President Barack Obama delivers a speech to a joint session of Congress at the Capitol in Washington, Thursday, Sept. 8, 2011. Watching are Vice President Joe Biden and House Speaker John Boehner. (AP Photo/Cliff Owen)


President Barack Obama’s promise Thursday that everything in his jobs plan will be paid for rests on highly iffy propositions.

It will only be paid for if a committee he can’t control does his bidding, if Congress puts that into law and if leaders in the future — the ones who will feel the fiscal pinch of his proposals — don’t roll it back.

Underscoring the gravity of the nation’s high employment rate, Obama chose a joint session of Congress, normally reserved for a State of the Union speech, to lay out his proposals. But if the moment was extraordinary, the plan he presented was conventional Washington rhetoric in one respect: It employs sleight-of-hand accounting.

A look at some of Obama’s claims and how they compare with the facts:

OBAMA: “Everything in this bill will be paid for. Everything.”

THE FACTS: Obama did not spell out exactly how he would pay for the measures contained in his nearly $450 billion American Jobs Act but said he would send his proposed specifics in a week to the new congressional supercommittee charged with finding budget savings. White House aides suggested that new deficit spending in the near term to try to promote job creation would be paid for in the future — the “out years,” in legislative jargon — but they did not specify what would be cut or what revenues they would use.

Essentially, the jobs plan is an IOU from a president and lawmakers who may not even be in office down the road when the bills come due. Today’s Congress cannot bind a later one for future spending. A future Congress could simply reverse it.

Currently, roughly all federal taxes and other revenues are consumed in spending on various federal benefit programs, including Social Security, Medicare, Medicaid, veterans’ benefits, food stamps, farm subsidies and other social-assistance programs and payments on the national debt. Pretty much everything else is done on credit with borrowed money.

So there is no guarantee that programs that clearly will increase annual deficits in the near term will be paid for in the long term.


OBAMA: “Everything in here is the kind of proposal that’s been supported by both Democrats and Republicans, including many who sit here tonight.”

THE FACTS: Obama’s proposed cut in the Social Security payroll tax does seem likely to garner significant GOP support. But Obama proposes paying for the plan in part with tax increases that have already generated stiff Republican opposition.

For instance, Obama makes a pitch anew to end Bush-era tax cuts for the wealthiest Americans, which he has defined as couples earning over $250,000 a year or individuals over $200,000 a year. Republicans have adamantly blocked what they view as new taxes. As recently as last month, House Republicans refused to go along with any deal to raise the government’s borrowing authority that included new revenues, or taxes.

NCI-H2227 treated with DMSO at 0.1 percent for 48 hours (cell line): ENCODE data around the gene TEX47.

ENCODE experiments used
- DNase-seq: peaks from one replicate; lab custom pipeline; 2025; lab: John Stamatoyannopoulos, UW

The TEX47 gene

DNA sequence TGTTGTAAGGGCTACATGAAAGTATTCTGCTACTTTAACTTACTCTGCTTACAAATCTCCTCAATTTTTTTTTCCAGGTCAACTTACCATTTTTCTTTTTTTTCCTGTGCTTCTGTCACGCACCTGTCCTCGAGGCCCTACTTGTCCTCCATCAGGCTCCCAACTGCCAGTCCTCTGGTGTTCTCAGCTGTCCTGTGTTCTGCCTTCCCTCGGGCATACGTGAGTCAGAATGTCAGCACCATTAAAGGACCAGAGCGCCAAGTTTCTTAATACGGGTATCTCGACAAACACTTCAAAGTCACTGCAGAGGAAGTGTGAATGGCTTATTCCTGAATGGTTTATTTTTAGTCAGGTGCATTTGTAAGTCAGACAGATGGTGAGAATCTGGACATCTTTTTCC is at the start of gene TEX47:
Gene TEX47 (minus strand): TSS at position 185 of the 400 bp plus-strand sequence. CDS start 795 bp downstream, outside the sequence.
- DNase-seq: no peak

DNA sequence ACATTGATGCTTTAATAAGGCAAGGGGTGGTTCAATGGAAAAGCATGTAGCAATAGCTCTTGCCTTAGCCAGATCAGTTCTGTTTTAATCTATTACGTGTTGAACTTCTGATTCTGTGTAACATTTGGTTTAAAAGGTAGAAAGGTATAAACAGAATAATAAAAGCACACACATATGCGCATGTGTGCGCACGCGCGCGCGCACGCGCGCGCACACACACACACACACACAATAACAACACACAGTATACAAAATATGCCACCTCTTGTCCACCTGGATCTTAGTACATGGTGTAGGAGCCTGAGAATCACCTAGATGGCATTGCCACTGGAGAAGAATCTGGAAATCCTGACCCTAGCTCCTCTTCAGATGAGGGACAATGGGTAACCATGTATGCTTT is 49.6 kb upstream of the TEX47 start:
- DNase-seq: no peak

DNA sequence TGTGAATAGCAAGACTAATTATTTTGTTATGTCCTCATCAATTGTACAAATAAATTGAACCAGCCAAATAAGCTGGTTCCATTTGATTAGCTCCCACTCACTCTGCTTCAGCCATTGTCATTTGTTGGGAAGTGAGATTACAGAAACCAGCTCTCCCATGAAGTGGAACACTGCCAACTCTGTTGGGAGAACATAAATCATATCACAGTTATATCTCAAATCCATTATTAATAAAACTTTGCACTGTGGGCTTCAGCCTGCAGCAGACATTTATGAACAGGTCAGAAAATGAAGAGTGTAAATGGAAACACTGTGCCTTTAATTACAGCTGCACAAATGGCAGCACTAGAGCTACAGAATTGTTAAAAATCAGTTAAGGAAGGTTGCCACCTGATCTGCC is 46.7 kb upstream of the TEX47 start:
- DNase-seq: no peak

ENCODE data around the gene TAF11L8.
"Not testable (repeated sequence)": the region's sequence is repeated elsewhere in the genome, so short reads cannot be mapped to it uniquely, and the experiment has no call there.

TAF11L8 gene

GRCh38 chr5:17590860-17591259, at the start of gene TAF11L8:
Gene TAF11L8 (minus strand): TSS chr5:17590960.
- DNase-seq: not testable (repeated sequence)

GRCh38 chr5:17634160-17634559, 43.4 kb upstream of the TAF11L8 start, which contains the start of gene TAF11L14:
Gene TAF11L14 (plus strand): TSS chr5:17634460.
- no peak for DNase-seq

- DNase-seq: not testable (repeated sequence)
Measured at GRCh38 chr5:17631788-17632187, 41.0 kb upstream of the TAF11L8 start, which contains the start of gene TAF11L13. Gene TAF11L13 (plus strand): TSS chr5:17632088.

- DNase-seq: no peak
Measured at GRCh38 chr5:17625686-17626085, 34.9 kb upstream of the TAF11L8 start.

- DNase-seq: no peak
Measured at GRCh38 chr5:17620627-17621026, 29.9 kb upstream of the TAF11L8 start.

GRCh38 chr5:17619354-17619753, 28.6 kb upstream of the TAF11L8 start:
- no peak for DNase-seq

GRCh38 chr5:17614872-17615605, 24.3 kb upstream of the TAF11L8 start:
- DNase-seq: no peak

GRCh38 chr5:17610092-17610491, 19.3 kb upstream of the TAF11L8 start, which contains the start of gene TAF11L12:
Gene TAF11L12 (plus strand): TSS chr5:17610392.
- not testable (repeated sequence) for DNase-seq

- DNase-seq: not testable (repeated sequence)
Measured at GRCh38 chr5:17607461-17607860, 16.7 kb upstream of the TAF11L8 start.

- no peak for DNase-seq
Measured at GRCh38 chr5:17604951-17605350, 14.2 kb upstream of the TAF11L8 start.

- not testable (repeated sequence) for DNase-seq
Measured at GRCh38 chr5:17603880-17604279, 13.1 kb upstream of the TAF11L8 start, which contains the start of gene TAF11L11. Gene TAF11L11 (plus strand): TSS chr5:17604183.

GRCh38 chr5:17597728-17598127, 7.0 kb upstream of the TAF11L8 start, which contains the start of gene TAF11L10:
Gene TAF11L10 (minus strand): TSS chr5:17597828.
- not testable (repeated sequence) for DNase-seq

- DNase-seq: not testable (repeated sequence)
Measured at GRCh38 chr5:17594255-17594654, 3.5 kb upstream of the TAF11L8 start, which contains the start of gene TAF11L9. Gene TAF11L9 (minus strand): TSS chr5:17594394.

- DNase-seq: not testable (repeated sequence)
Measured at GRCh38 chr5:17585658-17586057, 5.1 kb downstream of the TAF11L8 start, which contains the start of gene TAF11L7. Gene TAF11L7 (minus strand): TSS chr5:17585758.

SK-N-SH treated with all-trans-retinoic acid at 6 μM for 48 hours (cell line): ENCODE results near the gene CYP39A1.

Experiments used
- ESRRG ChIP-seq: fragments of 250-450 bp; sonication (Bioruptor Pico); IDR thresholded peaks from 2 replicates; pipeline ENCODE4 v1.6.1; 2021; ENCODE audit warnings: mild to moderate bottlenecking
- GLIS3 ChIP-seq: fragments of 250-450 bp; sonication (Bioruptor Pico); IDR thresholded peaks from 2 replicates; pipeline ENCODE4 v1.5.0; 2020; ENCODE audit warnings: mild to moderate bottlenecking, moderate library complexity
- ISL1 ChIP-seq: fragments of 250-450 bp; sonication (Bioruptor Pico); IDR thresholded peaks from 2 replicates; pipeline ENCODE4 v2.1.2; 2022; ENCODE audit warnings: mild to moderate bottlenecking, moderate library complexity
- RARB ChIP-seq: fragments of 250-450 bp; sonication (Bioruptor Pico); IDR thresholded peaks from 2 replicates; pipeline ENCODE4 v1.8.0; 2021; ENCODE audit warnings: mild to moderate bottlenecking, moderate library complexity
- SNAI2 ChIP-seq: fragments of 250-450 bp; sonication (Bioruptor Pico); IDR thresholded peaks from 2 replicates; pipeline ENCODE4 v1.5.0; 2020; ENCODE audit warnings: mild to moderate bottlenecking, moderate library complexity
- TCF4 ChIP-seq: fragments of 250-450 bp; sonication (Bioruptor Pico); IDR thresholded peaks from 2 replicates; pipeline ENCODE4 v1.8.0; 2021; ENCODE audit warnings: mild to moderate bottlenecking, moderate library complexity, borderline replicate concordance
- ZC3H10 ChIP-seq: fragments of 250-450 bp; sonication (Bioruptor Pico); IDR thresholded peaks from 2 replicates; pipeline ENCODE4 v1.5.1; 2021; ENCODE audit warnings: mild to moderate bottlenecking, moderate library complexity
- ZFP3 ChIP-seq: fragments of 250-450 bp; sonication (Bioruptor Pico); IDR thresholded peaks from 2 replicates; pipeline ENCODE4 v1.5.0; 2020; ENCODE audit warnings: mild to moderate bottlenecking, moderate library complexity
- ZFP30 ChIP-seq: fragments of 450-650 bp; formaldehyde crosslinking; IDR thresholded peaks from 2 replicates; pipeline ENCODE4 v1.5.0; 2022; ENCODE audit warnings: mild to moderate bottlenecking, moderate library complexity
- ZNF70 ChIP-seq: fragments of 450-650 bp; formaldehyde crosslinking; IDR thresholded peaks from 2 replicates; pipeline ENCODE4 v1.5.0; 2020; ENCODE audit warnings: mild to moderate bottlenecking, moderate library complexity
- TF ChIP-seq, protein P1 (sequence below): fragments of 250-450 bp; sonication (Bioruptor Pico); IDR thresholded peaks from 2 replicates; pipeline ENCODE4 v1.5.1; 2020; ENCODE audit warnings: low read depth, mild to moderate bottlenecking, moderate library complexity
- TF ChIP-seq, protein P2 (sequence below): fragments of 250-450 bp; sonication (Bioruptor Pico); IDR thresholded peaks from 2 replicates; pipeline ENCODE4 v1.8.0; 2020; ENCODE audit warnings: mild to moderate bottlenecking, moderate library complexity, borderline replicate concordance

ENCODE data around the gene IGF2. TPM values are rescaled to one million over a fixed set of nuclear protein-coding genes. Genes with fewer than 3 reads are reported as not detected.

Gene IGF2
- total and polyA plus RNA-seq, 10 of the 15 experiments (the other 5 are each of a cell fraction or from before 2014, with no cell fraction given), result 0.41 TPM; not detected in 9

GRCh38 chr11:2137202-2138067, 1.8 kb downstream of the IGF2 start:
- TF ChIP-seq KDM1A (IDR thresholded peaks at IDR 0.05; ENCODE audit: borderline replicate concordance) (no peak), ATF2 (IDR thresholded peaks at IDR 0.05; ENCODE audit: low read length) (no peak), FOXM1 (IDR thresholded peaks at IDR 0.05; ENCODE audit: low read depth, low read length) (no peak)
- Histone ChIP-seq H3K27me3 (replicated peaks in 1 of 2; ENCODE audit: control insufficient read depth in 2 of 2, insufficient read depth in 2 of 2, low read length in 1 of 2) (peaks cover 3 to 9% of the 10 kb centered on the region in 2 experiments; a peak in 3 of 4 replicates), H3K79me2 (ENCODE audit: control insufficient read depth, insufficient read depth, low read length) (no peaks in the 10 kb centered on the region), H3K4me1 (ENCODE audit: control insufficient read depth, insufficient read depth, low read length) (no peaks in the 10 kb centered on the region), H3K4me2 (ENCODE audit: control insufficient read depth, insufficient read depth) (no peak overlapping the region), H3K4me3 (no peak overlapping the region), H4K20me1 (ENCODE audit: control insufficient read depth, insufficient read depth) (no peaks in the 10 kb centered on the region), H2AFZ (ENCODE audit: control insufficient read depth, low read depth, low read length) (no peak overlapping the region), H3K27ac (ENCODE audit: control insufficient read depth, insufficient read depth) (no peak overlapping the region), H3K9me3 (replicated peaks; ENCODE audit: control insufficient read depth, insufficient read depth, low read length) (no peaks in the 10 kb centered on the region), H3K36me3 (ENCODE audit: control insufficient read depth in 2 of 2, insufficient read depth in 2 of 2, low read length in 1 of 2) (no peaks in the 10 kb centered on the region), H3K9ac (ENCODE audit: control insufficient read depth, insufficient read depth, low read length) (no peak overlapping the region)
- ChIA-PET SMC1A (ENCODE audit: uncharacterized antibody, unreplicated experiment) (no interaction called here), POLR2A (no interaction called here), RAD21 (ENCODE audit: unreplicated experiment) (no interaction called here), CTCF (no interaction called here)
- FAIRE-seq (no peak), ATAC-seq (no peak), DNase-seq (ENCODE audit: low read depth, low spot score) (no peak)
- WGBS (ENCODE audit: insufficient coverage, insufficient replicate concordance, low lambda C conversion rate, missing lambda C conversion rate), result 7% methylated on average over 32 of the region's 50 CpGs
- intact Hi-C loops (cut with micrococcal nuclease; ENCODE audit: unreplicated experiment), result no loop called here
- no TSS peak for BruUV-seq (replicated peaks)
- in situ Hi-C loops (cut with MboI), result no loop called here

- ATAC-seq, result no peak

OBAMA: “It will not add to the deficit.”

THE FACTS: It’s hard to see how the program would not raise the deficit over the next year or two because most of the envisioned spending cuts and tax increases are designed to come later rather than now, when they could jeopardize the fragile recovery. Deficits are calculated for individual years. The accumulation of years of deficit spending has produced a national debt headed toward $15 trillion. Perhaps Obama meant to say that, in the long run, his hoped-for programs would not further increase the national debt, not annual deficits.


OBAMA: “The American Jobs Act answers the urgent need to create jobs right away.”

THE FACTS: Not all of the president’s major proposals are likely to yield quick job growth if adopted. One is to set up a national infrastructure bank to raise private capital for roads, rail, bridges, airports and waterways. Even supporters of such a bank doubt it could have much impact on jobs in the next two years because it takes time to set up. The idea is likely to run into opposition from some Republicans who say such a bank would give the federal government too much power. They’d rather divide money among existing state infrastructure banks.

Source: Associated Press



Romney aims at Republican center with economy plan

In Economics, News, Republican on September 7, 2011 at 2:08 pm

U.S. Republican presidential candidate and former Massachusetts Governor Romney speaks during the American Principles Project Palmetto Freedom Forum in Columbia

By Patricia Zengerle, Reuters

Presidential hopeful Mitt Romney aimed squarely at the Republican center as he launched his economic program on Tuesday, proposing spending cuts and lower taxes and picking well-known party figures as advisers.

The former Massachusetts governor unveiled a 59-point economic plan in a speech in Nevada, promising to cut corporate taxes, reduce federal regulations and get tough with China two days before Democratic President Barack Obama makes a major speech on the U.S. economy and jobs.

Romney also named two top aides of former President George W. Bush to his four-member economic team: Glenn Hubbard, chairman of Bush’s Council of Economic Advisers from 2001 to 2003, and his successor, Gregory Mankiw.